JDWC.org celebrates the life of Jonathan David Westlake Cole, his work as a painter and the inspiration that has become his legacy to many people through his paintings and of course quite simply for the person he was. As Jon had such a profound affect on so many lives, this site by default also celebrates the work and life of us all. If you register you will be able to add photos, documents, thoughts and recollections.
In 1993 the artist and teacher, Jonathan Cole wrote:
"Painting has become my way of life. I have concentrated on this more than anything else."
"When I was young I thought life would be acceptable if one had an obsessive vocation. At first, I thought I would be a missionary, and then a farmer. Accompanying my father on his preaching journeys, I would again be a missionary, briefly a footballer, and later a farmer. So I wrote poems and drew apocalyptic pictures, to describe the breadth of ways. Art can be a method, or a methodical way to make parts of the whole from one place. It is clear to me now that in the unknowing of child- hood, creativity and individuality are attempts to make tangible the notion that life ahead could be a natural or spiritual way."
"Painting is an idea. It is this idea of belief, that painting might provide a lucid passage through life, and pictures themselves may be a vehicle, to provide room for belief."
Jon, died, aged 44, in a road accident in Phnom Penh, Cambodia. He applied the value of art as an ‘obsessive vocation’ to all endeavours in his life including his work with people who have profound disabilities and the Cambodian documentary project that he was collaborating on with his friend, the filmmaker Tim Corrigan, when he died.
Born in 1962 to Brian and Linda Cole in Fareham, Hampshire, Jon was the second of five sons. Brian Cole was a headteacher and lay Baptist preacher and as a boy Jon and brothers, Philip, Simon, Tim and Marley willingly accompanied him on many of his itinerant preaching engagements. These encounters together with their overtly christian home life challenged and informed much of Jon's early thinking and his ongoing struggle with belief.
His experiences in London however did not sit well with his innate humility and reticence to engage with the more commercial expectations of the art world and in 1992 he moved to Hastings, East Sussex. Here, he continued his personal studies and teaching alongside his inspirational tutors, Rod Harman and Tony Colley who soon became his colleagues at the Art College. Whilst in Hastings, Jon and Caroline were married and Jon continued to paint and exhibit his work.
Jon's love of football found an outlet as he started to play for local teams, first of all FILO (First in Last Out) a team he eventually captained and then Crowhurst, alongside local filmaker, Tim Corrigan.
In 1997 Jon and Kate Adams co-founded [Project] Art Works, an artist–led organisation that creates opportunities for people with complex disabilities to make art. During initial residencies in schools for children with severe learning disabilities, they explored the use of materials and techniques including casting, etching and painting to directly express form, movement and gesture. Jon saw himself as a technician and facilitator whose knowledge of materials and processes enabled each child, whatever their cognitive or physical ability, to leave a record or trace of a moment of experience. As far as possible his approach remained non- directive, allowing a child to explore media in a way that made visible their individuality and way of engaging with the world.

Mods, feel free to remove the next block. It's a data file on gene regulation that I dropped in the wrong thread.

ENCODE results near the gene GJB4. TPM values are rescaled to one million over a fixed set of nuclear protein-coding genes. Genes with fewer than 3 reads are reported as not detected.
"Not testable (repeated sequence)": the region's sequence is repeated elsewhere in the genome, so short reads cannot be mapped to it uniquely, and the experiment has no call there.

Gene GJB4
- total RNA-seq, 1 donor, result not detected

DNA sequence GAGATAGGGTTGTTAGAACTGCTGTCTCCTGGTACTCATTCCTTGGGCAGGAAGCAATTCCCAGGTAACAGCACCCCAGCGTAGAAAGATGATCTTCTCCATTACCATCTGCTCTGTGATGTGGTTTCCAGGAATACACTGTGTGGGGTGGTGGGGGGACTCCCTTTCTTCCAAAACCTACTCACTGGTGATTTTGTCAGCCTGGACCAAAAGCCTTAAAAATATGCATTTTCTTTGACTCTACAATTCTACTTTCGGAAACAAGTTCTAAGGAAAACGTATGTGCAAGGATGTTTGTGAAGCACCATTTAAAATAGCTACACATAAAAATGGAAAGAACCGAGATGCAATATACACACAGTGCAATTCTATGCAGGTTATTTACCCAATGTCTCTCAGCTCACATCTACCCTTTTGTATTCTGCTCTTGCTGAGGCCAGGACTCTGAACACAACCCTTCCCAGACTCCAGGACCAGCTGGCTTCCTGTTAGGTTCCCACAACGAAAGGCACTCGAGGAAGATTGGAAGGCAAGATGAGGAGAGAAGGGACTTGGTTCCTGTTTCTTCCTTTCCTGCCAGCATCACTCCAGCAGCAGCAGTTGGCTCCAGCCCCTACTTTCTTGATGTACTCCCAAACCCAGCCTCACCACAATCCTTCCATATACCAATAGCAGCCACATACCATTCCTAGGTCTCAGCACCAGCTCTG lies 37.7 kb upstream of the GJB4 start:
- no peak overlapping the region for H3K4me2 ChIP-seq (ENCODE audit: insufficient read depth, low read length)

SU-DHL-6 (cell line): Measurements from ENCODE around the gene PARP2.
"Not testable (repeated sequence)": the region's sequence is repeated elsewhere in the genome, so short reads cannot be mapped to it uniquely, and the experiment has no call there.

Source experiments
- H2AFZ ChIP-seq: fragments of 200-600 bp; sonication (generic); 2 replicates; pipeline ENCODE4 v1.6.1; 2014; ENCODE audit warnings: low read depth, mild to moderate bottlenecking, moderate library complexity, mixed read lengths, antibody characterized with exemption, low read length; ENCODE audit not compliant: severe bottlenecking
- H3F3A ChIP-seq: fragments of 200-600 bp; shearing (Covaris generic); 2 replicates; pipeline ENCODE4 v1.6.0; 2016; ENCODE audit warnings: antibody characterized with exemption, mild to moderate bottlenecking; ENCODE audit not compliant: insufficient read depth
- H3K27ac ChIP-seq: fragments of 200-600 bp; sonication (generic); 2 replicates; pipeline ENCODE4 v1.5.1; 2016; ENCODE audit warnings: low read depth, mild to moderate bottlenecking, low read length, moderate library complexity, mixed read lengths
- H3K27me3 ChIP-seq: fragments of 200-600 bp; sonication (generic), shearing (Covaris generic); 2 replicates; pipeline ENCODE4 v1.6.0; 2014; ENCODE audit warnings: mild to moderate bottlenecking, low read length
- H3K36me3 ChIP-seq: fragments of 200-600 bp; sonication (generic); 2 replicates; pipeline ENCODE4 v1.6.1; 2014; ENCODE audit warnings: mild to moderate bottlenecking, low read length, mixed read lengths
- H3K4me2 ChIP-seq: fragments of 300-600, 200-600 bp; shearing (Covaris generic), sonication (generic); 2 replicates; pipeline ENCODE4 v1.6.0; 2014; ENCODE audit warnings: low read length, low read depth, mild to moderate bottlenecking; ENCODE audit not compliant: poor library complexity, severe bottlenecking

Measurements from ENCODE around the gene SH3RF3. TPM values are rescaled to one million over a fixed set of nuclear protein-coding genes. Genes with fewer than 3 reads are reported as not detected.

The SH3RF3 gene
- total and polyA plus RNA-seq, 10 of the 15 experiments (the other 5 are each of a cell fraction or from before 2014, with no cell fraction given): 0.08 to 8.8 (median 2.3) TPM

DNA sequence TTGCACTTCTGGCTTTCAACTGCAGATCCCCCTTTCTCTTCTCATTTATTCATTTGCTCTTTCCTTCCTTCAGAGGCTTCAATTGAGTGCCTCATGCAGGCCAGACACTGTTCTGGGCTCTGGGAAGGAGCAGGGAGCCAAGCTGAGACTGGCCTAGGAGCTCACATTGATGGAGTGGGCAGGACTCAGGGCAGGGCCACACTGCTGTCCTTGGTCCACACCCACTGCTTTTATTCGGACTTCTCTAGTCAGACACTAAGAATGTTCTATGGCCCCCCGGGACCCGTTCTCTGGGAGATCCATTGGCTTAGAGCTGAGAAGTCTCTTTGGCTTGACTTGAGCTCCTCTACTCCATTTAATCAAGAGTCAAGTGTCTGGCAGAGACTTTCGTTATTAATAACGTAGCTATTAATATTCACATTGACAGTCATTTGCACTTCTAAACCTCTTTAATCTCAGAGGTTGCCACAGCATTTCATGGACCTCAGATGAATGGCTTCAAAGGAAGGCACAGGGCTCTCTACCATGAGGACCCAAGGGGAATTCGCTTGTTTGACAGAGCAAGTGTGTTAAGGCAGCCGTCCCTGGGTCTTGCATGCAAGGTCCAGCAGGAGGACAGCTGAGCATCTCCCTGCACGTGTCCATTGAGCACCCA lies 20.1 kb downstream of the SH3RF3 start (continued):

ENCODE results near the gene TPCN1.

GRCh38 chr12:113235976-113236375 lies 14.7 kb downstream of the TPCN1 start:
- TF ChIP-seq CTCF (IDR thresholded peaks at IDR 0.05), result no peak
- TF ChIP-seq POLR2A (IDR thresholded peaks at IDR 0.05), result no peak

Exceptionally gifted in his ability to ‘connect’, Jon always remained calm when confronted with someone who used none of the formal, learnt methods of interaction. His patience and courage enabled people with even the most severe autism and cognitive impairment to explore a creative situation in their own way and at their own pace. Jon saw creative potential in everyone and could make art in even the most constrained of circumstances.
His work developed into a series of dynamic interventions through projects that tested the impact of environment on learning and creativity. He used a large geodesic dome as an external space to run painting and film workshops in special schools in Hackney, Brighton and Hastings. ‘Landing’ the dome in the school grounds this satellite space interacted with the elements, charging the workshops with energy and surprise.
In 2002 Jon and Caroline purchased a large elegant building next door to the public library in Hastings town centre. Named after its address; 12 Claremont, the building became a focus for their efforts to construct a complex of subsidised artist studios and independent, creative spaces studios, cafe and gallery. Jon was a natural builder and constructor and he devoted a lot of his time towards improving the structure of the building and making it fit for purpose. Funding was secured from the Arts council for the incorporation of a lift which involved a huge amount of graft for Jon who had to excavate a lift shaft starting from the basement to the upper studios.